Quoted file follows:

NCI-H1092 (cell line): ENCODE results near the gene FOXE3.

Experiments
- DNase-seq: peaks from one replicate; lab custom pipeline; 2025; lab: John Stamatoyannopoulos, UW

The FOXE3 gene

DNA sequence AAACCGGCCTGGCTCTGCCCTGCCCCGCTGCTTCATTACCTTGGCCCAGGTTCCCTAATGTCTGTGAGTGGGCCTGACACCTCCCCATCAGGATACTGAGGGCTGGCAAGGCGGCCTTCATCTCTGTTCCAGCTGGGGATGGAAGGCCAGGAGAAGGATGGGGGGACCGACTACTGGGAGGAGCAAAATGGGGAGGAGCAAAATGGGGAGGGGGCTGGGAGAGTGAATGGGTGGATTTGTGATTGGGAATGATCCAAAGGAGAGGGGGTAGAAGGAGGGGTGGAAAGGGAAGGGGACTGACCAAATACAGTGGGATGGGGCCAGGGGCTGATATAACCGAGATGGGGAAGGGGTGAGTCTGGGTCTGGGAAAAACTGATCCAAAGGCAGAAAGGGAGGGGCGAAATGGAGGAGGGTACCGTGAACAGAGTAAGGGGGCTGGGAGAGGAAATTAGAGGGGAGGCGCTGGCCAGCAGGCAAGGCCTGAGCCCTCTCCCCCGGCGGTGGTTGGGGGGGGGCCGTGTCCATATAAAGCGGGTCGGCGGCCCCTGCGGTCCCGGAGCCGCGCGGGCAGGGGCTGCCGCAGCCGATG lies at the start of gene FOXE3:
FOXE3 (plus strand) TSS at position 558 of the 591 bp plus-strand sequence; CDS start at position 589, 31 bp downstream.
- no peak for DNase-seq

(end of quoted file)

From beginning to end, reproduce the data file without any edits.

NCI-H1092 (cell line): ENCODE results near the gene FOXE3.

Experiments
- DNase-seq: peaks from one replicate; lab custom pipeline; 2025; lab: John Stamatoyannopoulos, UW

The FOXE3 gene

DNA sequence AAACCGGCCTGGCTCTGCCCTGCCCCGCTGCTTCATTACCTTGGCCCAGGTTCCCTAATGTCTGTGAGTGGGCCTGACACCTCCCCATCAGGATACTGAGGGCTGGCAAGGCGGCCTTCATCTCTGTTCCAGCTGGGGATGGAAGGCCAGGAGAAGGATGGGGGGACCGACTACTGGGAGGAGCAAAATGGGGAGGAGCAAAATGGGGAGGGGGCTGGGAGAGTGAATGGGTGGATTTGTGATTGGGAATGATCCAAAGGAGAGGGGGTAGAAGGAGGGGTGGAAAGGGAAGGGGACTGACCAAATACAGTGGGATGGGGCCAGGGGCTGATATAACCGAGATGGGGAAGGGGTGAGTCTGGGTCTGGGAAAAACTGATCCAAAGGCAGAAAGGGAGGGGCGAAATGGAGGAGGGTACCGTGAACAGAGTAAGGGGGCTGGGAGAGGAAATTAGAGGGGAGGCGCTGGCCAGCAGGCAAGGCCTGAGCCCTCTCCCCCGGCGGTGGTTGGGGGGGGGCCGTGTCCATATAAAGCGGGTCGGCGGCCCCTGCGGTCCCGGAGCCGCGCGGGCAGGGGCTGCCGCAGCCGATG lies at the start of gene FOXE3:
FOXE3 (plus strand) TSS at position 558 of the 591 bp plus-strand sequence; CDS start at position 589, 31 bp downstream.
- no peak for DNase-seq